Expensive is a relative term.
Mean and crabby Donald Trump, for examle, probably has a different idea of what is expensive compared to you and me. Even with everyday folks like us, there is some variety depending on how much you earn, where you want to live, and whether you are buying your first home. Expensive also have a lot to do with time. Ten years ago, expensive would be a $350,000 to $400,000 house in Leslieville that would have been detached and nicely renovated. These days that’s a bargain for any house in Toronto. Whatever amount of money you earn, it is safe to say that Toronto is an expensive place. It’s not Vancouver or New York, but it is more expensive than it used to be, and this gives people the sense that they want to flee expensive or belong to it.
What I find interesting is how expensive shifts around in Toronto, and how our expectations for expensive have shifted.
For example, a home would have been considered a luxury home 10 years ago if it sold for more than a million dollars. These days, a luxury home has a new benchmark of $1.8 million. I’m not sure why this number has been chosen, but it seems to be the number that is used most recently to describe luxury Toronto homes. I imagine, it’s hard to believe that a house selling for a mere $1.7 million could not be luxurious, but we are seeing more houses in need of a good gutting hitting the million dollar mark in many parts of the city.
Some areas of Toronto were not expensive before, and are increasingly so now. Leslieville, the Junction, and Roncey are all good example of neighbourhoods that were once early emerging neighbourhoods where many could buy their first home. There was a time when these neigbhourhoods were not even middle class, and even a little scary. Well, maybe not Roncey, but Leslieville and the Junction were once fairly dismal locations with sad businesses and houses in need of some love. Nowadays, it seems that many neighbourhoods with housing stock is becoming increasingly more expensive. I can take the Junction Triangle, right next to the Junction. Once upon a time Lansdowne and Bloor seemed too sketchy and stripper-club heavy to buy in, and now it doesn’t even seem to matter.
I’m sure this is not news to anyone who follows real estate. Real estate is a game of strategy, in part, and I think you have to get in with a neighbourhood while it’s on the upswing before it’s expensive. The pace of a neighbourhoods ascenion into expensive depends on the infrastructure of the area, the stock of homes, the location, transit and the community involvement. Schools are important too, even if you do not plan to have any kids. Great school zones do influence prices in an area.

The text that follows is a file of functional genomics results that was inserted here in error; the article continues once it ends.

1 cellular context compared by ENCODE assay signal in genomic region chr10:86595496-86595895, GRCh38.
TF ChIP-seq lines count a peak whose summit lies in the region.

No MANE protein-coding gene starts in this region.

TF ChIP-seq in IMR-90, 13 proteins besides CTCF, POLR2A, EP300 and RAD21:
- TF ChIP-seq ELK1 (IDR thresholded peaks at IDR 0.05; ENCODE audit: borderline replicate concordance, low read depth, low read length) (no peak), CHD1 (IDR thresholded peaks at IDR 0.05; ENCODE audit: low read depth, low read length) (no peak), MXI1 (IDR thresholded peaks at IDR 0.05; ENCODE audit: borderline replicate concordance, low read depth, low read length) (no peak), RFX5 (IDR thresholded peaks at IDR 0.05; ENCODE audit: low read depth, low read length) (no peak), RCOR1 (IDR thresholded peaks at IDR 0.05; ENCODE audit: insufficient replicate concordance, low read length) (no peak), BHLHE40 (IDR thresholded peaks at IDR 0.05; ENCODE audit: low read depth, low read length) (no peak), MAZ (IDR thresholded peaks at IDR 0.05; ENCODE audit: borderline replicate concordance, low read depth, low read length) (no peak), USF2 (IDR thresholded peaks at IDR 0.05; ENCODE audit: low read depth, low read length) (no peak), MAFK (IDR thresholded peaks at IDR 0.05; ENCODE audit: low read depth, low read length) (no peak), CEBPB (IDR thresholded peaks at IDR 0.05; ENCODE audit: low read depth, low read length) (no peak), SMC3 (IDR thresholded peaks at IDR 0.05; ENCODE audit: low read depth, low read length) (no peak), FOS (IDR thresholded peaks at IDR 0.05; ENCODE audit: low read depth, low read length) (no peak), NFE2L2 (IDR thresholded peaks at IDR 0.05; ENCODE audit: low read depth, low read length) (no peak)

The other thing to keep in mind when is comes to expensive is how expensive filters down.
At first, when one neighbourhood becomes too expensive for first time buyers, then the adjacent neighbourhood may benefit. It seems that a lot of the neighbourhoods primarily filled with houses are filling up fast with new homebuyers and then heading in the expensive direction. The change can be swift. Still, there are some neighobourhoods that are still within reach. The Danforth Village and the area up by St. Clair and Dufferin are two neighbourhoods that would fit that description. Those are areas where you could still buy a house with a middle class, first-time buyer income. Then there’s Hamilton. Such a bargain by Toronto standards, but prices there are going up fast too.
Also, there are some housing types that are more affordable than others. Expensive trickles down by property type. Detached is the most expensive, followed closely by semis and row house, then condo townhomes or converted lofts, two bedroom condos, boutique condos and well-run large condos and poorly-run large condos.
Even if you have never owned a property and think all this real estate investment seems like a crazy idea right now, or maybe even forever, you are not immune to expensive. Rents have gone up substantially as well. If you choose to sit on the sidelines and watch real estate pass you by without any interest in it, you will feel the increase of expensive as rents rise in tandem. Of course, this is very beneficial to folks like me who do have rental property. I like to think I am fair to my tenants and I’m a reasonable lord of the land, but I still notice that each time my tenants move, I can charge a little more money, and over time, I make more money – though the government does take some of that away.
You would be pretty out-of-the loop not have noticed that Toronto has become more expensive that it used to be. With this truth in mind, you may want to ask yourself whether you can make the changing environment work to your advantage or be a bystander in a city that will very likely continue to get more expensive over the long haul, even if values slip temporarily. If you want to flee expensive, it is possible to buy something that is not expensive, but that’s no promise that it won’t become expensive. If you want to induldge in expensive, then you are increasingly having more and more neighbourhoods and properties that will cater to you in our city.